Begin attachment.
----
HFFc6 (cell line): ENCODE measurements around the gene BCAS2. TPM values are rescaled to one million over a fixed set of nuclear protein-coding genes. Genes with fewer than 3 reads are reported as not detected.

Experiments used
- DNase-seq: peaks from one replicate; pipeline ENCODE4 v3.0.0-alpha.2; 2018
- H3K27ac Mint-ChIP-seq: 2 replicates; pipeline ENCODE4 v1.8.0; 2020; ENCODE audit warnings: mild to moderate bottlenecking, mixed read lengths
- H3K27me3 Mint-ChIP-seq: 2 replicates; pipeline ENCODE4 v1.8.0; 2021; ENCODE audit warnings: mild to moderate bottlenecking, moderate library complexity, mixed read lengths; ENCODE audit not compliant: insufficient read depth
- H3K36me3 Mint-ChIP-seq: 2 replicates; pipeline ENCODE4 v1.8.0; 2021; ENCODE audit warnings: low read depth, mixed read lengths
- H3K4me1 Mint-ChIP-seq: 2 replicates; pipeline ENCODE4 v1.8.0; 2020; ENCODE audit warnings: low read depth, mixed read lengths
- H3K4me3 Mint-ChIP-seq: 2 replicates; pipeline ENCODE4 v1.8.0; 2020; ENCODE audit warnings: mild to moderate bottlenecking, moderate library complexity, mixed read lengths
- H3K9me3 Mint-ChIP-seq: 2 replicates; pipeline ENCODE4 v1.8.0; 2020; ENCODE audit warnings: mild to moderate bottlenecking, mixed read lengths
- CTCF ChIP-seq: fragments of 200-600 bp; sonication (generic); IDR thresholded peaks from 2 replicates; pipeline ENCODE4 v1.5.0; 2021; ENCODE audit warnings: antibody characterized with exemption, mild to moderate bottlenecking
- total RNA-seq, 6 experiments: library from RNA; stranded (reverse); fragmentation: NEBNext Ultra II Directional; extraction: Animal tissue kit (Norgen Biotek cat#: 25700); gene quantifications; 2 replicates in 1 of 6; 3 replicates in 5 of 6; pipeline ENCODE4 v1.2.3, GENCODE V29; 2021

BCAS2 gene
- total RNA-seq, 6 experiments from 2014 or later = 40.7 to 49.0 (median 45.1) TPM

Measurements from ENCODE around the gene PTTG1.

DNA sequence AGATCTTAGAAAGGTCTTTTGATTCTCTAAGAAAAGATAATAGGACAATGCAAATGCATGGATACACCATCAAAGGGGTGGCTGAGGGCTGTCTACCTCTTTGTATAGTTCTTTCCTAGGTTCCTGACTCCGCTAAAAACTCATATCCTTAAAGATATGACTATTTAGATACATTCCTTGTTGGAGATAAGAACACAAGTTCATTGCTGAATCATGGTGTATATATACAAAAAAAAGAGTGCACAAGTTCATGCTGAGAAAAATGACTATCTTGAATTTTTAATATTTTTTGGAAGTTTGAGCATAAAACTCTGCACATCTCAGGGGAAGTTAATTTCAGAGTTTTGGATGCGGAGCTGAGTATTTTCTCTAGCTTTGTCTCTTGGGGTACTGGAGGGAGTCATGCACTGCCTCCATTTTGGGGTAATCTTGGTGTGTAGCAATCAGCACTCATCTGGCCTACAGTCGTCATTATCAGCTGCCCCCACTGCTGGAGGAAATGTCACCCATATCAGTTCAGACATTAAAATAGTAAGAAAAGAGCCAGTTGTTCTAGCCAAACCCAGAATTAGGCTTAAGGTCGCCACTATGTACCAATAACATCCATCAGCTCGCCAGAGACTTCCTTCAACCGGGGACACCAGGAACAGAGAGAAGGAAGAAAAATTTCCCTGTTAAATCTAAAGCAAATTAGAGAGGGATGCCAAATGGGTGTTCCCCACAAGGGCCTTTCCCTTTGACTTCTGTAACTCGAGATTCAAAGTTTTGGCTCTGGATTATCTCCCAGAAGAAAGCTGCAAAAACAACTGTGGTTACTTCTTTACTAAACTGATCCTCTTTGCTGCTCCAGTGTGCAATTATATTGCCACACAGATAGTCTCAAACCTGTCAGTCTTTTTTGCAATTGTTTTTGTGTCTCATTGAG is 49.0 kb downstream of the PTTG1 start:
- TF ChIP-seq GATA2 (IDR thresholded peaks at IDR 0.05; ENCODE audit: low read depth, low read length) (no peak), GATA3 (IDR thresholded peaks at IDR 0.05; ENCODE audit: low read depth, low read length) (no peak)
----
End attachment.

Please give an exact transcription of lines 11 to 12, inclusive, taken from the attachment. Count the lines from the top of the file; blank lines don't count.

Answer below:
- total RNA-seq, 6 experiments: library from RNA; stranded (reverse); fragmentation: NEBNext Ultra II Directional; extraction: Animal tissue kit (Norgen Biotek cat#: 25700); gene quantifications; 2 replicates in 1 of 6; 3 replicates in 5 of 6; pipeline ENCODE4 v1.2.3, GENCODE V29; 2021

BCAS2 gene